Primary topical histories of Coos and Curry counties were summarized by Peterson and Powers (1952), with a clear delineation between people and events of the 19th century from those of the 20th. Most pre-1900 topical histories focus on three basic subjects: the 1855-1856 Rogue River Indian War; mining; and logging (or forestry). Peterson and Powers cover these topics as well, but not to such a degree as Victor and Walling in their coverages of the Indian War, nor to the degree as certain other writers on specific topics, both before and since publication of their book.
Beckham, in common with his son Stephen Dow, has written extensively on the history of Coos County people, towns, and industries. His work has included newspaper articles and editorials, books, magazine articles, and pamphlets on these topics. His 1995 book, Stars in the Dark: Coal Mines of Southwestern Oregon, is the definitive book on the early history of coal mining in Coos County. A real strength of this work is the number and quality of interviews that Beckham completed with individuals who had actually participated in this industry during the 20th century; another strength is his generally well researched history of pre-1900 coal mining in Coos County, including scientific findings of early historical geologists John Evans, Joseph Diller, Ewart Baldwin, and John Eliot Allen -- all renowned for the quality of their work (e.g., Allen and Baldwin 1944: 53):
The geologic work by the authors [Allen and Baldwin] began late in April 1943, and the field work was completed by April 1944. Many references were checked before beginning the project. Some 130 different publications mention Coos Bay coal, but only 15 were abstracted, and only 3 were found to be of constant value. These were the Coos Bay Folio [Diller 2003]; the 19th Annual Report of 1897-1898; and Bulletin 431, 1911, all of the U. S. Geological Survey. All three of these were by J. S. Diller, the pioneer survey geologist, with Mr. M. A. Pishel as the junior author of the 1911 publication.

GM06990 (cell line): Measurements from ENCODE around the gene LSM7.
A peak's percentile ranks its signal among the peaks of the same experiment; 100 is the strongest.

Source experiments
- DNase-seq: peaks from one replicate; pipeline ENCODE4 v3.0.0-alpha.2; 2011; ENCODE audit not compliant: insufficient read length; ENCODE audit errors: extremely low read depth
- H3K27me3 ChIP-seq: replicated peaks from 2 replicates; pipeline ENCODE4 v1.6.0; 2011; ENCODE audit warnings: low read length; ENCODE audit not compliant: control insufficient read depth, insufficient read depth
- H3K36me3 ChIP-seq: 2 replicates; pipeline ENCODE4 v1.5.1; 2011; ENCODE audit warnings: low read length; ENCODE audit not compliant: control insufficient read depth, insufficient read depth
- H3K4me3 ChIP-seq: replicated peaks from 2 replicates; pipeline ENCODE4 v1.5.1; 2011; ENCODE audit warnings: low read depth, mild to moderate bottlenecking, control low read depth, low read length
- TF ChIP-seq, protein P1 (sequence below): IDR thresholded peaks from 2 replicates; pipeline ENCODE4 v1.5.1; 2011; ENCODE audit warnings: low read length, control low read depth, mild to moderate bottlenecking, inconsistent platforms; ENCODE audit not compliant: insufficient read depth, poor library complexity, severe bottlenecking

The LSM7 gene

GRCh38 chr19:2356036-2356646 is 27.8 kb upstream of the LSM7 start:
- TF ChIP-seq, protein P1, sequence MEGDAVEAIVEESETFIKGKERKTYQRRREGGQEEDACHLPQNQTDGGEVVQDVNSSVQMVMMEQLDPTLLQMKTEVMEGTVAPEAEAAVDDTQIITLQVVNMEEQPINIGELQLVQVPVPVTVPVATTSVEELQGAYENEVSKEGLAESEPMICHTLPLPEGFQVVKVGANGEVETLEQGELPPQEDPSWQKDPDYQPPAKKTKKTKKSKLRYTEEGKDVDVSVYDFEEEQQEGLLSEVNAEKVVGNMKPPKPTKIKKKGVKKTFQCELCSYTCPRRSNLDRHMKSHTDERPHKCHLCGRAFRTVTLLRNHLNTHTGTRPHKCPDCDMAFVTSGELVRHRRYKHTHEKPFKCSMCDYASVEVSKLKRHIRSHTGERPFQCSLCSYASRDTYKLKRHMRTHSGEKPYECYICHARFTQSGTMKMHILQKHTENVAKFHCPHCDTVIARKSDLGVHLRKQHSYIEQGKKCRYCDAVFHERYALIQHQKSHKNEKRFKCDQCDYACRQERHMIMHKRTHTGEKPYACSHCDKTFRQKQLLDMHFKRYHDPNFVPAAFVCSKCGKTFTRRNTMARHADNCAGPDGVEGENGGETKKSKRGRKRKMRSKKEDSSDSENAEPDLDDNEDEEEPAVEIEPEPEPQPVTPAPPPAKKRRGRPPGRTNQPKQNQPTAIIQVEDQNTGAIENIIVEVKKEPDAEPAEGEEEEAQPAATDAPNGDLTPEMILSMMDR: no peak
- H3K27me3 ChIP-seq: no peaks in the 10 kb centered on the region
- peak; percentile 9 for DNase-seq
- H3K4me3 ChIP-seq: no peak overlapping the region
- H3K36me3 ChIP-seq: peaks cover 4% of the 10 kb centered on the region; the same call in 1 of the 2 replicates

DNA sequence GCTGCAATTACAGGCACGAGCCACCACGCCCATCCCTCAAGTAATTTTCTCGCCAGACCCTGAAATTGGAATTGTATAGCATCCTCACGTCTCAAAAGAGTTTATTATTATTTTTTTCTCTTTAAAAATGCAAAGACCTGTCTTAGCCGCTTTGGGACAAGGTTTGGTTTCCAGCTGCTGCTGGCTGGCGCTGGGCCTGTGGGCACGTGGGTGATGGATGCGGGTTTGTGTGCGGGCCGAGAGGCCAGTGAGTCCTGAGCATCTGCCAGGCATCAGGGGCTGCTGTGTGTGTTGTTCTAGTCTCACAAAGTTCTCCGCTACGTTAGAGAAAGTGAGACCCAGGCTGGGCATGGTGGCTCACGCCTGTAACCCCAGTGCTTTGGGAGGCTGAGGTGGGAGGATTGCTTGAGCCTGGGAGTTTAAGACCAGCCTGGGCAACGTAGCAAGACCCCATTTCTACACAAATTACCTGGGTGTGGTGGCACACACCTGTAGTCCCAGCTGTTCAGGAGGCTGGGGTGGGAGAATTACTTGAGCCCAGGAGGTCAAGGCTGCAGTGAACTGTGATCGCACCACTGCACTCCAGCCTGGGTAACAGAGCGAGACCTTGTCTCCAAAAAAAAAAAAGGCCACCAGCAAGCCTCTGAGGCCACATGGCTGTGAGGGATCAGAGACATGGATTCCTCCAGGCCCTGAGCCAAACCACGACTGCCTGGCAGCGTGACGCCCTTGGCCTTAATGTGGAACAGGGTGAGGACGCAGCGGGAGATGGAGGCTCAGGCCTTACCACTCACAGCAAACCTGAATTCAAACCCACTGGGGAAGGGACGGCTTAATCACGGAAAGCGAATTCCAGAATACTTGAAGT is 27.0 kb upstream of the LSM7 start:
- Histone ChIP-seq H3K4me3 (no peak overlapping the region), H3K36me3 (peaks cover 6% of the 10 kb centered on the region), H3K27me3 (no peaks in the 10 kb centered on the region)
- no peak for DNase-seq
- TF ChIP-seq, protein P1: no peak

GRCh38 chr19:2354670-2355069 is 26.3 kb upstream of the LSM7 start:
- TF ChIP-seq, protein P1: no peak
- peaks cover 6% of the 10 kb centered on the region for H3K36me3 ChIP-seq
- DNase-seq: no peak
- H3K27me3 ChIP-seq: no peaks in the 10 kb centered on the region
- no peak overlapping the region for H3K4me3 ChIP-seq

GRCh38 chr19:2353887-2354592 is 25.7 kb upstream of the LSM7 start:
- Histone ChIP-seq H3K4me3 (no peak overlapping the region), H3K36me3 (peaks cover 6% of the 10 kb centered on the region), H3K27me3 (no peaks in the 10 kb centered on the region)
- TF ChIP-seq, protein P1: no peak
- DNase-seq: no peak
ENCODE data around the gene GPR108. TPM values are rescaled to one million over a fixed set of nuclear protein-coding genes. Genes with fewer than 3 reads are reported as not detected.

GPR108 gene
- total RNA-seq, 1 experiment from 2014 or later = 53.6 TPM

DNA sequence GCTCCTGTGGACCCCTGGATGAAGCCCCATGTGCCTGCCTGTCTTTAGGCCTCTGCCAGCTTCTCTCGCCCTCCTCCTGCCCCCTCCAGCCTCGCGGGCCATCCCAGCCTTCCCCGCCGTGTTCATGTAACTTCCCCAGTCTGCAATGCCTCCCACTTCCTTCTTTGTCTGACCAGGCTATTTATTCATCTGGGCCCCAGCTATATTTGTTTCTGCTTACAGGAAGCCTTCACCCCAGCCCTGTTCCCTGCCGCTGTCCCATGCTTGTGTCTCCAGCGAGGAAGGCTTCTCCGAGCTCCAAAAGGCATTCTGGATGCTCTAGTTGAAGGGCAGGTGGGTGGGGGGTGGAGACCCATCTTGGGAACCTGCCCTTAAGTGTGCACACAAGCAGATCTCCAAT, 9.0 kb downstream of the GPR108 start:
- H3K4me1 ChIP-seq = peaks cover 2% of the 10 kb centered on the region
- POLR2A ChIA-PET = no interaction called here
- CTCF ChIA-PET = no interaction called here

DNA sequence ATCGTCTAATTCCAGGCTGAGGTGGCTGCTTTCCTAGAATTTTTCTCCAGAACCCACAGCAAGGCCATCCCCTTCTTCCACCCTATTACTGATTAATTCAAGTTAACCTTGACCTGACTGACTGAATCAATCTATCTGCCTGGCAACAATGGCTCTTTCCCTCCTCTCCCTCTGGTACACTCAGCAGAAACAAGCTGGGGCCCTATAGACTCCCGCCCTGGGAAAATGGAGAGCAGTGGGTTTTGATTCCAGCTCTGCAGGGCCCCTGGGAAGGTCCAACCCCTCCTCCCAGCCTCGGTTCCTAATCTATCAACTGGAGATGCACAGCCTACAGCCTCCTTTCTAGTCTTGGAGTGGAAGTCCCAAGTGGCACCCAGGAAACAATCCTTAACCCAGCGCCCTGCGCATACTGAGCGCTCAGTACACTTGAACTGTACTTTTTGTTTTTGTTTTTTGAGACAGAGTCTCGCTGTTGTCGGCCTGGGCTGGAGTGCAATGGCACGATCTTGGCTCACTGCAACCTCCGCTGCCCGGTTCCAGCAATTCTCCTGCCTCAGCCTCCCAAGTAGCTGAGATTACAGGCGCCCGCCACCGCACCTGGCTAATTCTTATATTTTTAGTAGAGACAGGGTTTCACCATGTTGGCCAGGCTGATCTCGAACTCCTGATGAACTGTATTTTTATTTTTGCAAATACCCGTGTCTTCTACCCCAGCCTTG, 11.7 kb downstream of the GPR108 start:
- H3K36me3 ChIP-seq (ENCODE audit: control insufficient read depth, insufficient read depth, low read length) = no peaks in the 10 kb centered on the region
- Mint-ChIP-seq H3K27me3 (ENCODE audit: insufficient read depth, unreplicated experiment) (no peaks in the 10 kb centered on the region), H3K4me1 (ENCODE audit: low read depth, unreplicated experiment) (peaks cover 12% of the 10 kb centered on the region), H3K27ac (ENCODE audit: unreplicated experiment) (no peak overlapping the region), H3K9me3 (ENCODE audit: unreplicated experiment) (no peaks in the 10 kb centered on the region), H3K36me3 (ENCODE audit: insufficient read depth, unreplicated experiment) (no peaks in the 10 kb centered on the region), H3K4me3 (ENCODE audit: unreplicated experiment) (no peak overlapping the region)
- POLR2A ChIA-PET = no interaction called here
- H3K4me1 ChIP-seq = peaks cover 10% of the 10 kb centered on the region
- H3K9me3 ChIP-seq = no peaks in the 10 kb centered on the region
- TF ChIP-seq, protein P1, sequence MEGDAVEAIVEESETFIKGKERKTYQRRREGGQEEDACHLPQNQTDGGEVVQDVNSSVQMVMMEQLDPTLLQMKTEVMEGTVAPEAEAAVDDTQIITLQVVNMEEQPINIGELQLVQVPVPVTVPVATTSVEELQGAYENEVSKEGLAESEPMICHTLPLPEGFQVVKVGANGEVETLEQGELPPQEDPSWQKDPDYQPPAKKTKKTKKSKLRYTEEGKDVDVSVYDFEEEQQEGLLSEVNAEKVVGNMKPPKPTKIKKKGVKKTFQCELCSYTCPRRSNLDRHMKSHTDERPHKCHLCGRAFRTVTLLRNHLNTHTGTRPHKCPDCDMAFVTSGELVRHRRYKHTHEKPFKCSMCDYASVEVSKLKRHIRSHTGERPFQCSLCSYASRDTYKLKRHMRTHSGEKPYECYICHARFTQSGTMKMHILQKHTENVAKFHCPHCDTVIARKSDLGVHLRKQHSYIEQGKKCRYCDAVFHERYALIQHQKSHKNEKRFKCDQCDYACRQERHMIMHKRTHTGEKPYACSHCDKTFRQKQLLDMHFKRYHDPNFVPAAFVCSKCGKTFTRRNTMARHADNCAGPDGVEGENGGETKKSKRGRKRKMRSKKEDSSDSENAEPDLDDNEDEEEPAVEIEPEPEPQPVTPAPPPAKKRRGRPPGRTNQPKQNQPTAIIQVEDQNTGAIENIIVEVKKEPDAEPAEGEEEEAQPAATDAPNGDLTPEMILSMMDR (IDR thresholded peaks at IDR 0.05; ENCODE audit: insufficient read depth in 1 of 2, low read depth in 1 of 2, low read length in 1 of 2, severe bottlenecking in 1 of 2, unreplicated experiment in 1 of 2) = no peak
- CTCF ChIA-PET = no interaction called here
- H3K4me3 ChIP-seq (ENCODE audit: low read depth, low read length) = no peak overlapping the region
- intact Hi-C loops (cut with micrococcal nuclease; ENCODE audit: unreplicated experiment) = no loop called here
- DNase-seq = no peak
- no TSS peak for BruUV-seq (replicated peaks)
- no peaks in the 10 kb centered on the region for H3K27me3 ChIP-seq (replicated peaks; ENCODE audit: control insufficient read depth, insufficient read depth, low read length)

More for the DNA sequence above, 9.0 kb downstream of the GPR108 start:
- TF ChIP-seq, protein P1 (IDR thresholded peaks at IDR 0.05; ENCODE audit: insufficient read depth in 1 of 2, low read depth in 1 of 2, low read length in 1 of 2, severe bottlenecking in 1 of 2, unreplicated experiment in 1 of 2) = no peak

Although this quote is from one of Beckham’s references, and not Beckham himself, it indicates the quality of the information he was using to assemble his book. Another of his works, 1991’s Swift Flows the River, is also a fine topical history regarding historical log drives in local rivers, but is focused almost entirely in the 20th century.
The republication of Cram’s published 1858 report to Congress in 1977 provides an interesting and important insight into the Territorial and federal politics in play at that time. The initial presentation of these materials was at a mid-point between the Oregon Indian Wars and the US Civil War. Cram also submitted 50 maps with these documents to Congress, but they were not reproduced along with his report. In general, Cram supported the protection and relocation of Indian families during his time while participating in the war, in opposition to the Oregon Volunteers – a militia assembled by Territorial decree by Governor Curry – who were often accused of trying to exterminate local Indians in deference to immigrant gold miners and property claimants. Cram’s job was to map routes and mileage between Army forts throughout the West (similar to the types of seacoast surveys being conducted by the Navy at that time), but with the added mission to describe problems and offer solutions he encountered at the various military forts and bases he visited. Although Cram’s report appears to be highly accurate in most regards, his very detailed and totally mistaken description of the “battle” at Battle Rock draws into question his gullibility and the sources of his information. This latter description is almost completely wrong and fanciful and doesn’t appear to be a story that appears anywhere else at that time. Was somebody having some fun with Cram? If so, his reporting of these “facts” serves to help undermine many of his other opinions and assertions. Still, this remains critical reading for serious students of the 1855 - 1856 War.